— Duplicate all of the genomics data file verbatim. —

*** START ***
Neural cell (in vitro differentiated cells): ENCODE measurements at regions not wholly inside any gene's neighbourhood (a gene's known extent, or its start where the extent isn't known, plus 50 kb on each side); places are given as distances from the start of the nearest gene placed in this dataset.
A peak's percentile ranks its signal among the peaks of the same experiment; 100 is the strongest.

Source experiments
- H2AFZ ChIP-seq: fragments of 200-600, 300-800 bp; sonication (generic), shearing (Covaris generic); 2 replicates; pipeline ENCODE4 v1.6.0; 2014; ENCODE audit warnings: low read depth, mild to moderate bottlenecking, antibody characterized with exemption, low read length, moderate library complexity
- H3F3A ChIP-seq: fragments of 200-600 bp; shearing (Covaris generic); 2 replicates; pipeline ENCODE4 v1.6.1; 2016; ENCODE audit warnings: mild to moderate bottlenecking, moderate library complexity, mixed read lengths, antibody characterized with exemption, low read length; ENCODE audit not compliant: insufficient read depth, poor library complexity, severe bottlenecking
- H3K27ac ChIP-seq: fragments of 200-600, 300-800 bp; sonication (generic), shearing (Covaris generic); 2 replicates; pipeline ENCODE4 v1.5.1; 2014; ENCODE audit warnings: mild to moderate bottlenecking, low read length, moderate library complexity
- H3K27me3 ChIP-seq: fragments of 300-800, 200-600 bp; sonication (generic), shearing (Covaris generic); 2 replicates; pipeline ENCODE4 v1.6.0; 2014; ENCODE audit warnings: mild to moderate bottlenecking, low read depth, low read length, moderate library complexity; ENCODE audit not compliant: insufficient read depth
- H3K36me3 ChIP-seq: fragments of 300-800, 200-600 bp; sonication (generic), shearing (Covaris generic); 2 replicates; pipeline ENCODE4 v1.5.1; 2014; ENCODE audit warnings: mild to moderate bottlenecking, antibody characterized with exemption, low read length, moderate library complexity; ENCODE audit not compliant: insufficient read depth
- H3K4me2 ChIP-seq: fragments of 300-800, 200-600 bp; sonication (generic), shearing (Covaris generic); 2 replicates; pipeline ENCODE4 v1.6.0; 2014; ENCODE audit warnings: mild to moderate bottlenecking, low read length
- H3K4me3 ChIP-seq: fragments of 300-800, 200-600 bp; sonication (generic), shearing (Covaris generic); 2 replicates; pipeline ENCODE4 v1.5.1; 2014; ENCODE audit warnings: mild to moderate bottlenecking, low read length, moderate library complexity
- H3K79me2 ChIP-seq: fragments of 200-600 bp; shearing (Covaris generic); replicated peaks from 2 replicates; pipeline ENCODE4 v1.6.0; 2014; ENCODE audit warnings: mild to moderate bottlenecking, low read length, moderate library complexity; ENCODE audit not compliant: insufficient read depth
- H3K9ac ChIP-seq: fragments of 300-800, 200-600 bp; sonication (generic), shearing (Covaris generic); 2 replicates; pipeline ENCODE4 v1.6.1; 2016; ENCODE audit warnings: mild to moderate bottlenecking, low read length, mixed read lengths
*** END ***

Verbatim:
Neural cell (in vitro differentiated cells): ENCODE measurements at regions not wholly inside any gene's neighbourhood (a gene's known extent, or its start where the extent isn't known, plus 50 kb on each side); places are given as distances from the start of the nearest gene placed in this dataset.
A peak's percentile ranks its signal among the peaks of the same experiment; 100 is the strongest.

Source experiments
- H2AFZ ChIP-seq: fragments of 200-600, 300-800 bp; sonication (generic), shearing (Covaris generic); 2 replicates; pipeline ENCODE4 v1.6.0; 2014; ENCODE audit warnings: low read depth, mild to moderate bottlenecking, antibody characterized with exemption, low read length, moderate library complexity
- H3F3A ChIP-seq: fragments of 200-600 bp; shearing (Covaris generic); 2 replicates; pipeline ENCODE4 v1.6.1; 2016; ENCODE audit warnings: mild to moderate bottlenecking, moderate library complexity, mixed read lengths, antibody characterized with exemption, low read length; ENCODE audit not compliant: insufficient read depth, poor library complexity, severe bottlenecking
- H3K27ac ChIP-seq: fragments of 200-600, 300-800 bp; sonication (generic), shearing (Covaris generic); 2 replicates; pipeline ENCODE4 v1.5.1; 2014; ENCODE audit warnings: mild to moderate bottlenecking, low read length, moderate library complexity
- H3K27me3 ChIP-seq: fragments of 300-800, 200-600 bp; sonication (generic), shearing (Covaris generic); 2 replicates; pipeline ENCODE4 v1.6.0; 2014; ENCODE audit warnings: mild to moderate bottlenecking, low read depth, low read length, moderate library complexity; ENCODE audit not compliant: insufficient read depth
- H3K36me3 ChIP-seq: fragments of 300-800, 200-600 bp; sonication (generic), shearing (Covaris generic); 2 replicates; pipeline ENCODE4 v1.5.1; 2014; ENCODE audit warnings: mild to moderate bottlenecking, antibody characterized with exemption, low read length, moderate library complexity; ENCODE audit not compliant: insufficient read depth
- H3K4me2 ChIP-seq: fragments of 300-800, 200-600 bp; sonication (generic), shearing (Covaris generic); 2 replicates; pipeline ENCODE4 v1.6.0; 2014; ENCODE audit warnings: mild to moderate bottlenecking, low read length
- H3K4me3 ChIP-seq: fragments of 300-800, 200-600 bp; sonication (generic), shearing (Covaris generic); 2 replicates; pipeline ENCODE4 v1.5.1; 2014; ENCODE audit warnings: mild to moderate bottlenecking, low read length, moderate library complexity
- H3K79me2 ChIP-seq: fragments of 200-600 bp; shearing (Covaris generic); replicated peaks from 2 replicates; pipeline ENCODE4 v1.6.0; 2014; ENCODE audit warnings: mild to moderate bottlenecking, low read length, moderate library complexity; ENCODE audit not compliant: insufficient read depth
- H3K9ac ChIP-seq: fragments of 300-800, 200-600 bp; sonication (generic), shearing (Covaris generic); 2 replicates; pipeline ENCODE4 v1.6.1; 2016; ENCODE audit warnings: mild to moderate bottlenecking, low read length, mixed read lengths